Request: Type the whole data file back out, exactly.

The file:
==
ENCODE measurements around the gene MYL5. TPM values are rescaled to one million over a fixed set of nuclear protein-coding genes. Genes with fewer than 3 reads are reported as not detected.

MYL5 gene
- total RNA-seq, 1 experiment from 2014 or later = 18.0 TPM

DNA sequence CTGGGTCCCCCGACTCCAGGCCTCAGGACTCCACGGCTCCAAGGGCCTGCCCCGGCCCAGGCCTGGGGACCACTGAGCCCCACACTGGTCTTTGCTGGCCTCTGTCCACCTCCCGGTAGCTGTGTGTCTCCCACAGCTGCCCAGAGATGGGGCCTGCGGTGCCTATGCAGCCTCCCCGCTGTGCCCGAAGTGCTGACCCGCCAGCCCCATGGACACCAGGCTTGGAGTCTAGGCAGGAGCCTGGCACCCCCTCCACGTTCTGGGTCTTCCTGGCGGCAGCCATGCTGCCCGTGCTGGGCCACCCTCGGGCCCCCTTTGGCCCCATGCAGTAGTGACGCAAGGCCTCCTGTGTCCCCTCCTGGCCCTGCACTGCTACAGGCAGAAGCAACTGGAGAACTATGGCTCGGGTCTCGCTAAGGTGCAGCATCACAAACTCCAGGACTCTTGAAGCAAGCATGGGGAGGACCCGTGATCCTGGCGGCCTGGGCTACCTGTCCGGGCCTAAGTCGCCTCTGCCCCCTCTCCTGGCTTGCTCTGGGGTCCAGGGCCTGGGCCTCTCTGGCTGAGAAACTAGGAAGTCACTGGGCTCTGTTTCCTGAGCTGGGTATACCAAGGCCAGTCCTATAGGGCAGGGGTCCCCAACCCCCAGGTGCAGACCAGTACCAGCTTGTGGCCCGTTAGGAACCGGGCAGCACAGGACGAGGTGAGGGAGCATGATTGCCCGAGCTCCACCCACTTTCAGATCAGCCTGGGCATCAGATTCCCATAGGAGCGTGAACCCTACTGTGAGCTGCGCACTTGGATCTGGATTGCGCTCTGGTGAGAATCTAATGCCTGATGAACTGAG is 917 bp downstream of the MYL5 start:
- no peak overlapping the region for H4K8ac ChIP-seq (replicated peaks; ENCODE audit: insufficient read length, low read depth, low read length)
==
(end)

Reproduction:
ENCODE measurements around the gene MYL5. TPM values are rescaled to one million over a fixed set of nuclear protein-coding genes. Genes with fewer than 3 reads are reported as not detected.

MYL5 gene
- total RNA-seq, 1 experiment from 2014 or later = 18.0 TPM

DNA sequence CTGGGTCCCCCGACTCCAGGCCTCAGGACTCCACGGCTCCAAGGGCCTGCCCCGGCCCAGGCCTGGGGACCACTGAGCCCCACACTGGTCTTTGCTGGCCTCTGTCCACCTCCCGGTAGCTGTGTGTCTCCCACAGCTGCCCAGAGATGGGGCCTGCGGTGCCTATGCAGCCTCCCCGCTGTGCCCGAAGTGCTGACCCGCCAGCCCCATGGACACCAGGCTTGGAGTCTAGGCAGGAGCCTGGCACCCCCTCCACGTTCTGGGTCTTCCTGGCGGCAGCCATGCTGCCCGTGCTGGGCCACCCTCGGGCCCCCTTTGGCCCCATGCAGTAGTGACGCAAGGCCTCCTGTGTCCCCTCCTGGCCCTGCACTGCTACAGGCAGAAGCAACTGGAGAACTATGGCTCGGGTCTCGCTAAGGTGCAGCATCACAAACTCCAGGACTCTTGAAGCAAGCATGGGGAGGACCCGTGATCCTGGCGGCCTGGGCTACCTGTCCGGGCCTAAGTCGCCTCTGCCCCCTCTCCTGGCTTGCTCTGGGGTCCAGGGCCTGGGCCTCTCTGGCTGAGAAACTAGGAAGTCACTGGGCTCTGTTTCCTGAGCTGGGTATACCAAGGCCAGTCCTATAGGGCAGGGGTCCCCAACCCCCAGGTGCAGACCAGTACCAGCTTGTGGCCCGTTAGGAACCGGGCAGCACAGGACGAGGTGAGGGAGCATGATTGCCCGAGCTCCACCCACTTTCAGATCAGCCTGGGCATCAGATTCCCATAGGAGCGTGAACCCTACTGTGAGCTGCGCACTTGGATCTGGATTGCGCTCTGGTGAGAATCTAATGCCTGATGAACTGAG is 917 bp downstream of the MYL5 start:
- no peak overlapping the region for H4K8ac ChIP-seq (replicated peaks; ENCODE audit: insufficient read length, low read depth, low read length)